By: Sydney Janeiro
Just a few short weeks ago I was watching CNN in the comfort of my living room, when the report of the gas attack in Syria aired. Images of children, including babies, were writhing in pain on my television screen. I clicked through the channels to find out more and discovered footage of people struggling to take a single breath and babies with oxygen masks instead of pacifiers. The journalist said it was a suspected chemical attack. Syrian President Bashar al-Assad blamed rebels for the catastrophe, but many felt immediately that he was responsible. The screen flashed to Senator John McCain who was clearly sending a message that America would not stand for such brutality. In an interview with CNN, he stated, “The United States of America is going to be on the side of people who fight for freedom, and we will not sit by and watch chemical weapons being used to slaughter innocent women and children.” President Trump ordered a military strike on the airfield where the chemical attack took place. We saw a different side of Trump, when he was moved by the the pictures he saw of suffering children and decided to shift his past position on refraining from striking Syria.
Fast forward to April 13. In a call for action against ISIS presence, the United States dropped the most powerful non-nuclear bomb in U.S. military’s arsenal, the Massive Ordnance Air Blast Bomb, on a remote village in eastern Afghanistan. With the acronym, MOAB, the weapon has come to be known as The Mother of All Bombs. The bomb weighs in at 21,600 pounds and was built to pulverize bunkers and underground systems and subsequently vaporize anyone at the blast site. It was dropped from a plane and guided by GPS, so it is also being referred to as a smart bomb. The target was an old tunnel system being occupied by Islamic state fighters. It is still unclear if any civilians were killed.
War is not a new concept to the people of Syria or Afghanistan. There has been fighting for decades. It has become a way of life, and it is far from over. The children of these regions know nothing else. What must life be like for the children of Syria? For the children of Afghanistan?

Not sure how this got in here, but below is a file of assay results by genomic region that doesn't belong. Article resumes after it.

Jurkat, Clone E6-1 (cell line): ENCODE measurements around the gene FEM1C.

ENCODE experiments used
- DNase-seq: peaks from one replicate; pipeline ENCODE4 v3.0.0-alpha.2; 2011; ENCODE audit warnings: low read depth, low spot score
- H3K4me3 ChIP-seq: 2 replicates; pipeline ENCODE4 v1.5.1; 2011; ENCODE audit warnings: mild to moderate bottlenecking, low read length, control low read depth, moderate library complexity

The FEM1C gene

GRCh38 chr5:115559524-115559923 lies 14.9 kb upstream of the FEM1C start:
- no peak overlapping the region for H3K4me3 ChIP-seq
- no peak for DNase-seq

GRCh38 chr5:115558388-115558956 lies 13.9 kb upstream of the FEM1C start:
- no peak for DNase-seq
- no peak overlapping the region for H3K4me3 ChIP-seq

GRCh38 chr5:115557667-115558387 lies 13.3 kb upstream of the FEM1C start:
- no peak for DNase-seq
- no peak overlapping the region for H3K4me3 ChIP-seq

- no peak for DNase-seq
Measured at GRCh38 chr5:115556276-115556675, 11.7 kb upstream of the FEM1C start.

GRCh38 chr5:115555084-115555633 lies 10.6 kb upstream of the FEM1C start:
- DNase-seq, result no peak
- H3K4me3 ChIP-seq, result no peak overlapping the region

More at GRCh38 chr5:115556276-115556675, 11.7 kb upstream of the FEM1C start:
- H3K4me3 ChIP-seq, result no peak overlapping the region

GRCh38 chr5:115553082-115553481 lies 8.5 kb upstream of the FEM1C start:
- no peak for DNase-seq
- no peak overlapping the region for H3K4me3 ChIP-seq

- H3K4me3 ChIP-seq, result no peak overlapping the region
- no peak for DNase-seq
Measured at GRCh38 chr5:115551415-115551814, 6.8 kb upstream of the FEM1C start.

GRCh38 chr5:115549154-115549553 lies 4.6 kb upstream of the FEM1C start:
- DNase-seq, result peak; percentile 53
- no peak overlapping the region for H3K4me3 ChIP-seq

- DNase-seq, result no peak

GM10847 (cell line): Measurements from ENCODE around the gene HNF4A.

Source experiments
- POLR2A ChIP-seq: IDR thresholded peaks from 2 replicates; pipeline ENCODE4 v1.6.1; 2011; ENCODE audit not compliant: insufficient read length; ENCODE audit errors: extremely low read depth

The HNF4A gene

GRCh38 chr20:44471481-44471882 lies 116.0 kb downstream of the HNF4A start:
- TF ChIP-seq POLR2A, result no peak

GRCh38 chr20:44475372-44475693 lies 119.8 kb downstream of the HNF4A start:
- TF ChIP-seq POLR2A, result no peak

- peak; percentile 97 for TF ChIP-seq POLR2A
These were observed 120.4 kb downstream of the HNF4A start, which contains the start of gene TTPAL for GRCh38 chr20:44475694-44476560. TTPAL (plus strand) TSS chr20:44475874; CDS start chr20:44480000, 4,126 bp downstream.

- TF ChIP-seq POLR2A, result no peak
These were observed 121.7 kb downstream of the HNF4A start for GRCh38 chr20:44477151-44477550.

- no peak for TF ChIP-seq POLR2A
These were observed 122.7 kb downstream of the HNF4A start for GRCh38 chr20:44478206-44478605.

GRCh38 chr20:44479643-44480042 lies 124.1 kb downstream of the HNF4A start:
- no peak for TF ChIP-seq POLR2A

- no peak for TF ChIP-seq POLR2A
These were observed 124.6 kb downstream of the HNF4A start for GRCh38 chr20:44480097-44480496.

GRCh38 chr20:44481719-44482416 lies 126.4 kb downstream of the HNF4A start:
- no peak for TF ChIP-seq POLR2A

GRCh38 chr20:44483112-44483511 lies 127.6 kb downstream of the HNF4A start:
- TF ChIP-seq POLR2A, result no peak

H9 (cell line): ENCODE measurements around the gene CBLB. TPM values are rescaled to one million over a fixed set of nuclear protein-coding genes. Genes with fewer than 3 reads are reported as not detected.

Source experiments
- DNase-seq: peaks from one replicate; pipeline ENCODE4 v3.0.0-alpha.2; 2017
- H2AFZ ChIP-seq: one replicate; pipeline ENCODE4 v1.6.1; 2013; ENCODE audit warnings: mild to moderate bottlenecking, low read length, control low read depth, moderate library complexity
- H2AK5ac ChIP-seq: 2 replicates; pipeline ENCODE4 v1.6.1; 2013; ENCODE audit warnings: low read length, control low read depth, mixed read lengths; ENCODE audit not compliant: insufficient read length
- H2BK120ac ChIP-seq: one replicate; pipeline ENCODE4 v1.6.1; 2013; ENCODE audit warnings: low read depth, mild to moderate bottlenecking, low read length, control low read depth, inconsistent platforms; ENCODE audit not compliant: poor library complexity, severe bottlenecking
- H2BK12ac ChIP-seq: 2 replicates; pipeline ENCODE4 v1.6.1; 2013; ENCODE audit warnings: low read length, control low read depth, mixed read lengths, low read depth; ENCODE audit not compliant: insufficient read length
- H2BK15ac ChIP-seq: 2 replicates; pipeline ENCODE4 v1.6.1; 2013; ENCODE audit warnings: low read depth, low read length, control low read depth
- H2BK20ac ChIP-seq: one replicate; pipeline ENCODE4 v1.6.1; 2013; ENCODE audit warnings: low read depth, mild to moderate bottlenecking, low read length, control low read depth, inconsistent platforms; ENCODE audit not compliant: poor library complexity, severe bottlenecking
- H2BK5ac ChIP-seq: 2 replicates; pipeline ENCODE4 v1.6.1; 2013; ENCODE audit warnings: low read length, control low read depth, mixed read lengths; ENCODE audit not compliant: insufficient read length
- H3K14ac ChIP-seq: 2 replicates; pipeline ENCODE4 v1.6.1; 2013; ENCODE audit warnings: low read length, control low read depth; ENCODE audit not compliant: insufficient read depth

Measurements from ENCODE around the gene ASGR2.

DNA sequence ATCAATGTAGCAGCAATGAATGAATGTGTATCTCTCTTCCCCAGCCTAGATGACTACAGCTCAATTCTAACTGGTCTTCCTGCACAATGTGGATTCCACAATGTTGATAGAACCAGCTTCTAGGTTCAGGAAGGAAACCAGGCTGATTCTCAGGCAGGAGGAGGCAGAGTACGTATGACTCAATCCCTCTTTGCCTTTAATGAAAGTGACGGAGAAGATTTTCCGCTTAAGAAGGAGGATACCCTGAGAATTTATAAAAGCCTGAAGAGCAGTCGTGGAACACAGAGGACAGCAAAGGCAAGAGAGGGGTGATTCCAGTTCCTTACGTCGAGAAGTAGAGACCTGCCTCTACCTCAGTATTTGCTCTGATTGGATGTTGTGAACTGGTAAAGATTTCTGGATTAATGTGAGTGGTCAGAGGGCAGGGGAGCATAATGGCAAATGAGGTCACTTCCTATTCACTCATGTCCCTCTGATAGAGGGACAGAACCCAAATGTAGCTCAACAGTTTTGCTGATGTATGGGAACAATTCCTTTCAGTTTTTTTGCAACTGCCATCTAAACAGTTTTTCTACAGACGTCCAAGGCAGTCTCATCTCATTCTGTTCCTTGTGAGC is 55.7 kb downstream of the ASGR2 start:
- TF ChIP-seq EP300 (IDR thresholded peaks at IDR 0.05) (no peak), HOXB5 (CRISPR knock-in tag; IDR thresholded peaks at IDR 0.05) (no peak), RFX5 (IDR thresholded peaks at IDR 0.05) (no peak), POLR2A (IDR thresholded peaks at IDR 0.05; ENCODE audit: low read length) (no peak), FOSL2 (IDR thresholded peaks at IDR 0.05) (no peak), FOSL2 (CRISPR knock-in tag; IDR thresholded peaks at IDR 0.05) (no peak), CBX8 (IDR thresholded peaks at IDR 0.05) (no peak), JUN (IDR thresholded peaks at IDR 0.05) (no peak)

The children in the war-torn societies of Syria and Afghanistan have almost become numb to the living hell around them. In a New York Times article, Ali M. Latifi writes about a conversation he had with two children, 11-year-old Safiullah and 13-year-old Wajed, in Afghanistan. “They described the explosion as ‘very loud’ but insisted that it did not scare them. Safiullah held on to his unruly goat that he was walking home. ‘I am used to it,’ he said. ‘I have heard so many bombings.’” In Syria, children were stripped of their clothes and hosed down to wash away the nerve agent, Sarin, that was permeating into their bodies. These desperate prevention methods were unable to reach many children, and those children died a cruel and painfully slow death. According to a NBC article, “100 people, including 25 children, were killed and another 400 were injured.” These innocent children’s lives and childhoods were so cruelly ripped away on this day of war. American news reports suggest that the United States intervention in Syria and targeted bombing of an ISIS camp, are a message that brutally murdering the innocent will not be tolerated.
They say children are resilient, but there are some things that can’t be overcome. Grown men and women return from war emotionally scarred. Imagine being a young child in the midst of constant chaos and destruction. Not knowing whether you or your family would have enough to eat or even live through the day. Journalist, Lyse Doucet, says she spent many years reporting on the war in Syria and heard the most captivating stories from children. She explains, “One girl, freshly escaped from the besieged city of Homs, told how she ate rats and cats because residents couldn't find food.” This is their reality.
President Trump surprised many of us with his changed attitude toward Syria. "When you kill innocent children -- innocent babies -- babies -- little babies with a chemical gas that is so lethal, people were shocked to hear what gas it was, that crosses many, many lines. Beyond a red line, many, many lines," Trump said. When it comes to the lives of innocent children, we need to be united in the cause. Sometimes you have to put politics aside, and do the right thing.